IT is laudable that our government is alive to woefully inadequate medical facilities for the common man. No healthcare system, not even the US ‘system’, in the world is perfect. Yet, each, by and large, delivers the goods. What about ours?
The familiar medical system of wealthy countries is the Bismarck model (multi-payer health-insurance model), the Beveridge model, the National Health Insurance Model, the out-of-pocket model, and the US model. The government should pick up good points of medical systems of wealthy and poor countries alike. The Bismarck model is being followed in Belgium, France, Germany, Japan and Switzerland.
Generally, healthcare providers in this model are private entities. The government neither owns nor employs most physicians. Health insurance also is provided by private companies, not by the governments. Governments strictly regulate costs and other aspects of healthcare (no arbitrary fees and fleecing). The US outspends its peer nations on health. Yet it has no universal-health insurance, nor universal health coverage.
Thailand’s successful healthcare plan reflects three lessons: being prepared, exercising tight control, and being pragmatic and politically broadminded.
Thailand took opposition and other stakeholders aboard. As such, the plan remained intact despite change of governments. Thailand’s per capita income, health expenditures, and tax base is comparable to India. Yet, it achieved universal healthcare in 2002.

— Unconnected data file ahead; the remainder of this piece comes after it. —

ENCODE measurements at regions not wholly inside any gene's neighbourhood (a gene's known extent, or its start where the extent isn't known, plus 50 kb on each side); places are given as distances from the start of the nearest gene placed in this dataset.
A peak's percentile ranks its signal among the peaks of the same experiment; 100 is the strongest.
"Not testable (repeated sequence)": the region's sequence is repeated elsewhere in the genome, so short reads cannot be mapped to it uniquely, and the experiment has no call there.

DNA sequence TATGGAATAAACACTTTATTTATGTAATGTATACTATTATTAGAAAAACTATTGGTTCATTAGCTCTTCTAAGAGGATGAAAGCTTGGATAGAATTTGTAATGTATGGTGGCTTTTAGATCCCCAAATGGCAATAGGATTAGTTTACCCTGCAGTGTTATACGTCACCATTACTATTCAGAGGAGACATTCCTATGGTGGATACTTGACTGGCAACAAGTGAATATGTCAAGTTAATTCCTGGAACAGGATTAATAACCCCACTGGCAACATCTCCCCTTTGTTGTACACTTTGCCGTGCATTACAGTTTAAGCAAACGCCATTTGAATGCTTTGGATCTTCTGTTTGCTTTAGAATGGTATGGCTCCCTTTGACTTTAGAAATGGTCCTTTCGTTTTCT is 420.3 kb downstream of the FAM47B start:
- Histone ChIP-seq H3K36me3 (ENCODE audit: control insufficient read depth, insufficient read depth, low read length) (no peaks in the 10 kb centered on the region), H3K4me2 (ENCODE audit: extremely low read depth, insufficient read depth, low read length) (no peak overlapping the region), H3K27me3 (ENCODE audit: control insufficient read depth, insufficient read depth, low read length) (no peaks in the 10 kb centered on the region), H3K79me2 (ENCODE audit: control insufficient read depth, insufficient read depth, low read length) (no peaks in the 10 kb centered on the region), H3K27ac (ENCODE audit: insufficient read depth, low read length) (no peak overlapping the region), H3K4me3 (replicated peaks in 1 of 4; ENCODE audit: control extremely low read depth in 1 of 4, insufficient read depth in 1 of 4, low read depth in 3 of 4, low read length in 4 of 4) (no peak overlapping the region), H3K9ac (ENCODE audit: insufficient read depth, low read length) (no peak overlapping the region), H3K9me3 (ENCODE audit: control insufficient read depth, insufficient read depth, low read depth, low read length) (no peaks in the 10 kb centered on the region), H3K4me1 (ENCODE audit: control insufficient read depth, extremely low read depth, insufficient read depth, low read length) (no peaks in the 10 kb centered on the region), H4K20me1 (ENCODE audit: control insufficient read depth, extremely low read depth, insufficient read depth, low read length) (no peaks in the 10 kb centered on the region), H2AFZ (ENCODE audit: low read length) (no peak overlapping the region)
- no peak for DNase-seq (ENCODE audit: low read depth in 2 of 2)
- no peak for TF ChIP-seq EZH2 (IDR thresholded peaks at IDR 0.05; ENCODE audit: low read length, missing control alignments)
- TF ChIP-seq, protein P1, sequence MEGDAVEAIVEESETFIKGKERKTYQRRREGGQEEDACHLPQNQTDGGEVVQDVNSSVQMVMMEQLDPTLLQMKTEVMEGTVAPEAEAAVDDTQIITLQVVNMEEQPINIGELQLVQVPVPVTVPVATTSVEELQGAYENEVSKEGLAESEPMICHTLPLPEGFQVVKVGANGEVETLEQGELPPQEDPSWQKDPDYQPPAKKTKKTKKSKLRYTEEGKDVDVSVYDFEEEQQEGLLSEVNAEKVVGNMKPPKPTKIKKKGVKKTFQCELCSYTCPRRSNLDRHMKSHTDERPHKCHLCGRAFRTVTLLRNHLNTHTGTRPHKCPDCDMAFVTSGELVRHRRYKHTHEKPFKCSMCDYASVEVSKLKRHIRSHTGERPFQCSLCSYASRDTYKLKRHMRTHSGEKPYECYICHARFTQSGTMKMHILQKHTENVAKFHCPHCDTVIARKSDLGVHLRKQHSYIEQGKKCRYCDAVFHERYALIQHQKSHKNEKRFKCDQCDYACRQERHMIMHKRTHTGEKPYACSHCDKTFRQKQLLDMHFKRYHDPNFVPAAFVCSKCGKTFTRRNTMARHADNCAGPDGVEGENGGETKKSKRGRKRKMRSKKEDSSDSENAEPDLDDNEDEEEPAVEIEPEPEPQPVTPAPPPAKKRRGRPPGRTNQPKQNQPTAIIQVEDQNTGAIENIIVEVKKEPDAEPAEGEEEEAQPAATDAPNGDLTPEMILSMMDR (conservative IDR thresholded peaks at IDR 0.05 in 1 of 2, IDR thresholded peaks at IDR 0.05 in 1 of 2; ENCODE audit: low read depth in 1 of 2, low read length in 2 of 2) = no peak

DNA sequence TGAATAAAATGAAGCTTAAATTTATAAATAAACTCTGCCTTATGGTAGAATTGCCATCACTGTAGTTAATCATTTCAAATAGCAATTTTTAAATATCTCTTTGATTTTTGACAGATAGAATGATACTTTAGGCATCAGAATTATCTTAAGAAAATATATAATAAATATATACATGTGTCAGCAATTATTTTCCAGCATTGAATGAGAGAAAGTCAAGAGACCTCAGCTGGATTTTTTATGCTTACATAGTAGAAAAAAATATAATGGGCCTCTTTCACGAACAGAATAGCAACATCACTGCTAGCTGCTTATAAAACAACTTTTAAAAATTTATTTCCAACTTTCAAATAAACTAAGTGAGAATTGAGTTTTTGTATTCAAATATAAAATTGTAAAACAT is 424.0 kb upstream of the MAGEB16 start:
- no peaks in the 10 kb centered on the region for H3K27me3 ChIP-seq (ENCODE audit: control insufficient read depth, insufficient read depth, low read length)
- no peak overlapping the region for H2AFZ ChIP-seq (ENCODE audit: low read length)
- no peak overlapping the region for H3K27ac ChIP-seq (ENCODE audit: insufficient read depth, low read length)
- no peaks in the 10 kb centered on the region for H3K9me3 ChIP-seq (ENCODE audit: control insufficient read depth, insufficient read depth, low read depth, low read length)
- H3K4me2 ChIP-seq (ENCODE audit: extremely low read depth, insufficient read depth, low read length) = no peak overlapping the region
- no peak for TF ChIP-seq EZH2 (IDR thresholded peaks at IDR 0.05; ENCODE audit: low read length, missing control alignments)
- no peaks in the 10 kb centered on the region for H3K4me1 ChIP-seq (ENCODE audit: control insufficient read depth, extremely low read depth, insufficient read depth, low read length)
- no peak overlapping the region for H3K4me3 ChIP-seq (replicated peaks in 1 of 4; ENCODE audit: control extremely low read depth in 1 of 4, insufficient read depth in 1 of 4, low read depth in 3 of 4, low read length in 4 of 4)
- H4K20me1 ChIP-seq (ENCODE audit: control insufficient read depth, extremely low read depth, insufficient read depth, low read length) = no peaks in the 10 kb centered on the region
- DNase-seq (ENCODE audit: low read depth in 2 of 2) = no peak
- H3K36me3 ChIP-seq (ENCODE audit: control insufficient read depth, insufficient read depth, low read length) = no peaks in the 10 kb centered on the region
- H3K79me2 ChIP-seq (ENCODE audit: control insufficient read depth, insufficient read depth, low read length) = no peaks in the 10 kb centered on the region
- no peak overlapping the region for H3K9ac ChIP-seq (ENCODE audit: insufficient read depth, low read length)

It spends around four per cent of its Gross Domestic Product on health. In Thailand out-of-pocket medical expense has fallen to 12 per cent, as compared to 40pc to 60pc per cent in wealthy countries. The proportion of children dying in the first five years of life fell to less than 1.2pc. Thailand saved money by shutting down or consolidating selected good-for-nothing lackadaisical hospitals (like ours) that had large government budgets.
Short of funds, we should put our fragmented unbridled hospitals under one civil-military supervisory board, and distribute load reasonably. The facilities at PIMS should be improved, including increasing number of ventilators.
The politically-expedient burden of residents of Rawalpindi/Islamabad on Federal Government Services Hospital should be taken off. The hospital is now good.
The ‘civilian officers paid out of defence services’ should be empanelled to military (CMH/AFIC) and other hospitals (like Shifa International or Aga Khan’s) for secondary and tertiary treatment to reduce FGSH patient load.
For one-thing our healthcare system, like our education and law-and-order systems, is on auto-pilot mode.
Published in Dawn, December 6th, 2018